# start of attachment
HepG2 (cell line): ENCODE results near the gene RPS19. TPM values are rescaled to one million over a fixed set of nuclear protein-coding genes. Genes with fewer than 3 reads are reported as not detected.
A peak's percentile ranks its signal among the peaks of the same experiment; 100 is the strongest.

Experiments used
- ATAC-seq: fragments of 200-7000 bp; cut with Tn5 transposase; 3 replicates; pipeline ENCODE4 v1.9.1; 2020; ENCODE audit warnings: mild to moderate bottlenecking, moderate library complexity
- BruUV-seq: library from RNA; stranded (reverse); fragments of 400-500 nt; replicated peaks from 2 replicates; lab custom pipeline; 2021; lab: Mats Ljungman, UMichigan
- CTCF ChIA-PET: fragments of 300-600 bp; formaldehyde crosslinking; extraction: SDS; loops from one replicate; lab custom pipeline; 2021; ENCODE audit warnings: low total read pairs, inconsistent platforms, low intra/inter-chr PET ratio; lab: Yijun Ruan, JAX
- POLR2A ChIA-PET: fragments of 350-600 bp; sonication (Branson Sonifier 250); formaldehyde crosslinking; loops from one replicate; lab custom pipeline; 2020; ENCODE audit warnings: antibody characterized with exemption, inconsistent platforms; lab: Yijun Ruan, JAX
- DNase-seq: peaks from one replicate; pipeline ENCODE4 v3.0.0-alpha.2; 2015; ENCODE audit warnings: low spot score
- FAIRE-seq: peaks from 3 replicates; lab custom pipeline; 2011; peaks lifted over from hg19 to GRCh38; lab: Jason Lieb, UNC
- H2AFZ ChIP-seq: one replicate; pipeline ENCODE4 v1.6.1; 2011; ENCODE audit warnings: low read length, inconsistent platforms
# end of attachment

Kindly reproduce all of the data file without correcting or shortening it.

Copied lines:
HepG2 (cell line): ENCODE results near the gene RPS19. TPM values are rescaled to one million over a fixed set of nuclear protein-coding genes. Genes with fewer than 3 reads are reported as not detected.
A peak's percentile ranks its signal among the peaks of the same experiment; 100 is the strongest.

Experiments used
- ATAC-seq: fragments of 200-7000 bp; cut with Tn5 transposase; 3 replicates; pipeline ENCODE4 v1.9.1; 2020; ENCODE audit warnings: mild to moderate bottlenecking, moderate library complexity
- BruUV-seq: library from RNA; stranded (reverse); fragments of 400-500 nt; replicated peaks from 2 replicates; lab custom pipeline; 2021; lab: Mats Ljungman, UMichigan
- CTCF ChIA-PET: fragments of 300-600 bp; formaldehyde crosslinking; extraction: SDS; loops from one replicate; lab custom pipeline; 2021; ENCODE audit warnings: low total read pairs, inconsistent platforms, low intra/inter-chr PET ratio; lab: Yijun Ruan, JAX
- POLR2A ChIA-PET: fragments of 350-600 bp; sonication (Branson Sonifier 250); formaldehyde crosslinking; loops from one replicate; lab custom pipeline; 2020; ENCODE audit warnings: antibody characterized with exemption, inconsistent platforms; lab: Yijun Ruan, JAX
- DNase-seq: peaks from one replicate; pipeline ENCODE4 v3.0.0-alpha.2; 2015; ENCODE audit warnings: low spot score
- FAIRE-seq: peaks from 3 replicates; lab custom pipeline; 2011; peaks lifted over from hg19 to GRCh38; lab: Jason Lieb, UNC
- H2AFZ ChIP-seq: one replicate; pipeline ENCODE4 v1.6.1; 2011; ENCODE audit warnings: low read length, inconsistent platforms